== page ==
Being stuck in middle just fine with Marshall

Redskins linebacker ready to handle key spot

Earnhardt visits camp

Pro Football

August 12, 2005|By Edward Lee | Edward Lee,SUN STAFF

ASHBURN, Va. - Lemar Marshall's face isn't plastered on the covers of video games. His No. 98 jersey isn't flying off the racks at a record pace. He's not even the most recognizable face on the Washington Redskins' defense. (That honor would belong to LaVar Arrington.)

But in terms of impact and significance, it could be argued that no player on the defensive side of the ball may be as valuable as Marshall, who will likely succeed former teammate Antonio Pierce as the middle linebacker and mental anchor.

"I don't think of that," Marshall said of the pressure associated with replacing Pierce and his 160 tackles last season. Pierce signed a free-agent deal with the New York Giants during the offseason.

"There was another man who did it. I just want to take the responsibility and go ahead and do what I can do. I know I can get the job done. I know I have the physical abilities. I just have to put myself in the right position and play in the right frame of mind and go out and do it."

Although Warrick Holdman, Clifton Smith and rookie Robert McCune have been cited by Redskins coaches as candidates to play middle linebacker, Marshall, 28, has the inside track on starting there when Washington opens the regular season against the Chicago Bears on Sept. 11.

Marshall - who signed a three-year, $2 million contract to stay with the team - started 14 games at weak-side linebacker in place of Arrington last season, recording 82 tackles and 1 1/2 sacks. Perhaps more importantly, Marshall has the confidence of Gregg Williams, the assistant head coach in charge of defense.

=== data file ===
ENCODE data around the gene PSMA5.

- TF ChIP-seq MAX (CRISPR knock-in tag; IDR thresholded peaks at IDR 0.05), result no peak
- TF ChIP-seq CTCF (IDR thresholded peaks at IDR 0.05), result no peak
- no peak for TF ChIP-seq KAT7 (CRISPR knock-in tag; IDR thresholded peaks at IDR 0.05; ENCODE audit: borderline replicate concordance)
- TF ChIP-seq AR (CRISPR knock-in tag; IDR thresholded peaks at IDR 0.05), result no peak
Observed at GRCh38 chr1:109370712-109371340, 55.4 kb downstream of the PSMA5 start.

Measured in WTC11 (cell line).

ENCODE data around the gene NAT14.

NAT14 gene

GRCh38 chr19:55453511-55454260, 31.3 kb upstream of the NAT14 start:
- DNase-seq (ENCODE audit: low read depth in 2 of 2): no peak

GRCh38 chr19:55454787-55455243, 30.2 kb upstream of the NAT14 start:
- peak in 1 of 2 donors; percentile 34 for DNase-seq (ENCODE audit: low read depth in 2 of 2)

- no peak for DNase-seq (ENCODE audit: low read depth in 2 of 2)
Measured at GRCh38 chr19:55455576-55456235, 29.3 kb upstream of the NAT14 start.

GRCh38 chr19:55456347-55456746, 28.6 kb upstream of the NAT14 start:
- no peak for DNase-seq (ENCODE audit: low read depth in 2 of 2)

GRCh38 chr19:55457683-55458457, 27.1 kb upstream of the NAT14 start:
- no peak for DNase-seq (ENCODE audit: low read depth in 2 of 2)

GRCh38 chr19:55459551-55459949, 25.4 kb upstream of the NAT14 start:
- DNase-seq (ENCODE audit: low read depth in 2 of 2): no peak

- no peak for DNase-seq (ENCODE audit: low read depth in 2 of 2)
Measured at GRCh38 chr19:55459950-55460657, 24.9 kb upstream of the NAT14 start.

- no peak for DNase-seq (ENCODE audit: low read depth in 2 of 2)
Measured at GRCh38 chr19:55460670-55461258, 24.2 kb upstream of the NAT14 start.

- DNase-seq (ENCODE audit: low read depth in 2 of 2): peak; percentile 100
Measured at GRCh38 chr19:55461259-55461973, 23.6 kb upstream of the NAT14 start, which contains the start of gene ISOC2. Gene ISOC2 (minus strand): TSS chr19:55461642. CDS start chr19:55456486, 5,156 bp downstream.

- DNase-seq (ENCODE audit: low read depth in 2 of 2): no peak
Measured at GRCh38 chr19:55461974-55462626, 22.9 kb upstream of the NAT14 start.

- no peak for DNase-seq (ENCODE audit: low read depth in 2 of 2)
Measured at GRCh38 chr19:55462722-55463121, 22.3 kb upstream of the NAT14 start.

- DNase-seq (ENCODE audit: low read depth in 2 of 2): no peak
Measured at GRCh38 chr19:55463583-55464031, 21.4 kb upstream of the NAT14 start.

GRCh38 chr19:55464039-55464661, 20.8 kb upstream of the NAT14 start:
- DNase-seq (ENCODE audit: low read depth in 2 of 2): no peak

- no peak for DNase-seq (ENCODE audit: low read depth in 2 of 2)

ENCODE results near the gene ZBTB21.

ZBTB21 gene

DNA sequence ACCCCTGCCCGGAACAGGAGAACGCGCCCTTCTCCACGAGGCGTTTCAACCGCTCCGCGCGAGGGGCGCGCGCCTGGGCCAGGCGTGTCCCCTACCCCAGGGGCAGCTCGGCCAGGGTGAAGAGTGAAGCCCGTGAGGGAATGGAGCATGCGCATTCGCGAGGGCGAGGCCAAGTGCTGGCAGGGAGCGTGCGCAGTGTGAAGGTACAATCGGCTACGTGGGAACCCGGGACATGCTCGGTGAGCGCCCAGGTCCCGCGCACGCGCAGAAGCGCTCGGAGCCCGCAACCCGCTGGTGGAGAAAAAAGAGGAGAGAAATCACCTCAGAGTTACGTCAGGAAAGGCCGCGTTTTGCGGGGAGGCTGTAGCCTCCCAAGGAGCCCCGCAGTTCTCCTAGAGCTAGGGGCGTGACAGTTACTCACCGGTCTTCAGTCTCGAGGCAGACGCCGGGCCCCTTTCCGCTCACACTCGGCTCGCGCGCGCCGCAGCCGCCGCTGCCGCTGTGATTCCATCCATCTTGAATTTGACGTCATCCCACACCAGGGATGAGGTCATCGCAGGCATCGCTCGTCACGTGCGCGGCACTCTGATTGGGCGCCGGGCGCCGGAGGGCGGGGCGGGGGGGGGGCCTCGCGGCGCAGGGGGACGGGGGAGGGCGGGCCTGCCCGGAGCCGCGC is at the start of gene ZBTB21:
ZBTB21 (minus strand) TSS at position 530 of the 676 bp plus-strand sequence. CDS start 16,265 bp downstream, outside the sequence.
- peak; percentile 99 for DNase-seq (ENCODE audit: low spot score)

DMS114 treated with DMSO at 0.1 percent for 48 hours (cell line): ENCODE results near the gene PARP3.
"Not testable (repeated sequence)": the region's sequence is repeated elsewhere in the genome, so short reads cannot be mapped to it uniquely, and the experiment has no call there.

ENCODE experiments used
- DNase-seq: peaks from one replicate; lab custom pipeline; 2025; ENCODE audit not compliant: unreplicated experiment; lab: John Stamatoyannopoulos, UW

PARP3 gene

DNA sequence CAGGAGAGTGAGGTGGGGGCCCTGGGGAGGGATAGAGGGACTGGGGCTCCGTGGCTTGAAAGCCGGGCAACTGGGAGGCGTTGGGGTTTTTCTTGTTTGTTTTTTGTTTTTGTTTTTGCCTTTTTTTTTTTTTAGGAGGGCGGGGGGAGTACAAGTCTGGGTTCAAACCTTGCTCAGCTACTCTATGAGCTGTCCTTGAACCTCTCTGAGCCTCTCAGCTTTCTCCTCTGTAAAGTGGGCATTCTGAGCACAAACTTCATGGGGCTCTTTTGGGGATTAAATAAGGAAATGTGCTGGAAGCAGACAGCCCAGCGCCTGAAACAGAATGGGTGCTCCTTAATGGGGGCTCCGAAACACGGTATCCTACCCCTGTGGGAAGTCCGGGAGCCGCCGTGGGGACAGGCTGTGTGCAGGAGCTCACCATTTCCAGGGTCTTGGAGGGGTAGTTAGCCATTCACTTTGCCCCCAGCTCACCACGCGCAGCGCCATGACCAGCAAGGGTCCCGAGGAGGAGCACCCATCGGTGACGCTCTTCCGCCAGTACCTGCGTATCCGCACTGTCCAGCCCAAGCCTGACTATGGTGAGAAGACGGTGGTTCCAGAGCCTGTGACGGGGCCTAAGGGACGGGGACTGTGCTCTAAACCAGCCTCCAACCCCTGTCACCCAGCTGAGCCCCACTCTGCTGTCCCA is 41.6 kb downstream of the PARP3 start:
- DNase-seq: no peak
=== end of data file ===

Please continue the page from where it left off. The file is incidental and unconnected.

"Lemar has the greatest strengths and learning curve to know how exactly we want things done," Williams said. "Lemar Marshall, from a contact standpoint, was the most physical presence he had ever played in the National Football League last year. If he can play that physical and that strong at [weak-side] linebacker, who's to say that he can't do that at middle?"

Marshall's journey took an unusual path. He played mostly cornerback and safety at Michigan State. With the Tampa Bay Buccaneers (who signed him as an undrafted free agent), the Philadelphia Eagles and the Denver Broncos, he was used as a safety.

When the Redskins signed him as a free agent in December 2001, Marshall made the switch to linebacker, but previous coordinators weren't entirely sold on the move. Before former defensive coordinator Marvin Lewis left the team after the 2002 season to become the head coach of the Cincinnati Bengals, he had intended to move Marshall back to the secondary.

Listed at 6 feet 2 and 232 pounds, Marshall is one of the lightest linebackers on Washington's roster. But Marshall is also one of the fastest linebackers, and special teams coach Danny Smith has added him to the kick and punt return teams.

But Marshall wants to make his mark at middle linebacker. He saw Pierce fill in for the injured Mike Barrow - who has since been waived - and blossom under Williams' guidance.

Marshall has had to adjust his linebacking responsibilities. As the weak-side linebacker, he focused on the tackle, guard and center positions and occupied any blockers. As the middle linebacker, he has to envision the entire field and avoid contact until he reaches the ball.

But several Redskins have said that the transition from Pierce to Marshall has been seamless.

"Things have been going pretty smoothly with him in the middle," said defensive end Phillip Daniels. "I don't think we're going to lose a beat with Antonio gone. We've got Lemar in there, and he's going to keep things going for us."

With that kind of faith from his teammates and coaches, Marshall said he is ready to seize the opportunity.

"I've been on the other side of the fence, jumping from team to team," he said. "You don't have too many opportunities. So once you get that second or third chance, you've got to take advantage of it, and that's what I'm doing."

NOTE: NASCAR driver Dale Earnhardt Jr. watched the last day of training camp that was open to the public. Earnhardt, who admitted getting game updates during Sunday races, said he's been a loyal Redskins fan for more than 20 years. "We didn't have [an NFL] team in North Carolina at that time. We do now, and the Panthers are a good team. They're fun to watch, but I've been a Redskins fan ever since, and I can't see how I can't stay one."

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